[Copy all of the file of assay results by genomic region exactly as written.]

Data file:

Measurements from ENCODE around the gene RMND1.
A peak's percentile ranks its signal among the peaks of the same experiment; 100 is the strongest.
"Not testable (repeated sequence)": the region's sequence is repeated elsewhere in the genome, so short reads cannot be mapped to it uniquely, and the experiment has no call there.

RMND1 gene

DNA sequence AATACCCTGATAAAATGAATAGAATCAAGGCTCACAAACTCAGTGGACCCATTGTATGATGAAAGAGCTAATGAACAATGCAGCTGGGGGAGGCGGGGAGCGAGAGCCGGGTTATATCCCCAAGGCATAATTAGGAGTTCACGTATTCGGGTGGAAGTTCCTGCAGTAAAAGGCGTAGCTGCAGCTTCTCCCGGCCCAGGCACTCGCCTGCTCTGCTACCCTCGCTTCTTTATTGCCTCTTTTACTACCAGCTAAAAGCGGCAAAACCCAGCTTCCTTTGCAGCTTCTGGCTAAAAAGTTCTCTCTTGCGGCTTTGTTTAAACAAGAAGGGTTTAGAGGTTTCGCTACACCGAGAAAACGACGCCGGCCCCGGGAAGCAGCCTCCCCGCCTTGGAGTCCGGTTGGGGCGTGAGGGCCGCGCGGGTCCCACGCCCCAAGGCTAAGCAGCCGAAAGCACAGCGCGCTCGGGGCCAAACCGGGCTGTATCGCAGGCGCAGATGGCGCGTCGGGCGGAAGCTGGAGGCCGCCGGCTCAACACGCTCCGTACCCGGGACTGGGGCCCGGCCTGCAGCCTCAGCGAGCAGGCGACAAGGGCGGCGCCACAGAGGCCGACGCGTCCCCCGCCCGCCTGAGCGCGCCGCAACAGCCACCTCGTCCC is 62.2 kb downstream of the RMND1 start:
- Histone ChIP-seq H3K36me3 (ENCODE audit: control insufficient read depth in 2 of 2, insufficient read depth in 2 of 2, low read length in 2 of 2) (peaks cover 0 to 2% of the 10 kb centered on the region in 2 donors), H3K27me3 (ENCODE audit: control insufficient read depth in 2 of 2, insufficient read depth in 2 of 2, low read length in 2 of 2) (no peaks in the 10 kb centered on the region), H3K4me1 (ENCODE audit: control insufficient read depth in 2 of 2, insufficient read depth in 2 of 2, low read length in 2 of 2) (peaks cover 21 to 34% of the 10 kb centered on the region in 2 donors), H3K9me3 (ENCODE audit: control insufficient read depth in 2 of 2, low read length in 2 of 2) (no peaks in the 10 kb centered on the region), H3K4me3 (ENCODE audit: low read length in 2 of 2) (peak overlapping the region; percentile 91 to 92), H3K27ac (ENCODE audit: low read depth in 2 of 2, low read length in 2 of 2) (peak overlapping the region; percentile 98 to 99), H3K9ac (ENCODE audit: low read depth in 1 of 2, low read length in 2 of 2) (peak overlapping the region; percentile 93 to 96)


Measurements from ENCODE around the gene RMND1.
A peak's percentile ranks its signal among the peaks of the same experiment; 100 is the strongest.
"Not testable (repeated sequence)": the region's sequence is repeated elsewhere in the genome, so short reads cannot be mapped to it uniquely, and the experiment has no call there.

RMND1 gene

DNA sequence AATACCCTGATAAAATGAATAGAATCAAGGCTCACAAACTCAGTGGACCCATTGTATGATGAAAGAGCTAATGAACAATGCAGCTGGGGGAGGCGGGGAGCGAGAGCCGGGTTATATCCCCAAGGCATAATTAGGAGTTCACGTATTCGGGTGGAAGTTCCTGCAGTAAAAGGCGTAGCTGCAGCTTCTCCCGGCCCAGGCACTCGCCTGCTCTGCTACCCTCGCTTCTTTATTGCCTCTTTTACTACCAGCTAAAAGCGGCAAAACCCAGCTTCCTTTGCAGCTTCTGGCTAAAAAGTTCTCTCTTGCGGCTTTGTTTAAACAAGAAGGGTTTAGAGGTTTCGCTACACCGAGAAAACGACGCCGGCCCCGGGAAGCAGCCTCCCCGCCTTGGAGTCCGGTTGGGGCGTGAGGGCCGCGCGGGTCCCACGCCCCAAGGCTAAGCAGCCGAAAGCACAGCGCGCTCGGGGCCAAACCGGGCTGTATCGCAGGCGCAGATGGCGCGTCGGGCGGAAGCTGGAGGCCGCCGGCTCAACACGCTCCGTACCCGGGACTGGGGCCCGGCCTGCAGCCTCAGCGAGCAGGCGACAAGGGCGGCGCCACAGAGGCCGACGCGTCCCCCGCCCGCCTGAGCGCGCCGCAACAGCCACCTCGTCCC is 62.2 kb downstream of the RMND1 start:
- Histone ChIP-seq H3K36me3 (ENCODE audit: control insufficient read depth in 2 of 2, insufficient read depth in 2 of 2, low read length in 2 of 2) (peaks cover 0 to 2% of the 10 kb centered on the region in 2 donors), H3K27me3 (ENCODE audit: control insufficient read depth in 2 of 2, insufficient read depth in 2 of 2, low read length in 2 of 2) (no peaks in the 10 kb centered on the region), H3K4me1 (ENCODE audit: control insufficient read depth in 2 of 2, insufficient read depth in 2 of 2, low read length in 2 of 2) (peaks cover 21 to 34% of the 10 kb centered on the region in 2 donors), H3K9me3 (ENCODE audit: control insufficient read depth in 2 of 2, low read length in 2 of 2) (no peaks in the 10 kb centered on the region), H3K4me3 (ENCODE audit: low read length in 2 of 2) (peak overlapping the region; percentile 91 to 92), H3K27ac (ENCODE audit: low read depth in 2 of 2, low read length in 2 of 2) (peak overlapping the region; percentile 98 to 99), H3K9ac (ENCODE audit: low read depth in 1 of 2, low read length in 2 of 2) (peak overlapping the region; percentile 93 to 96)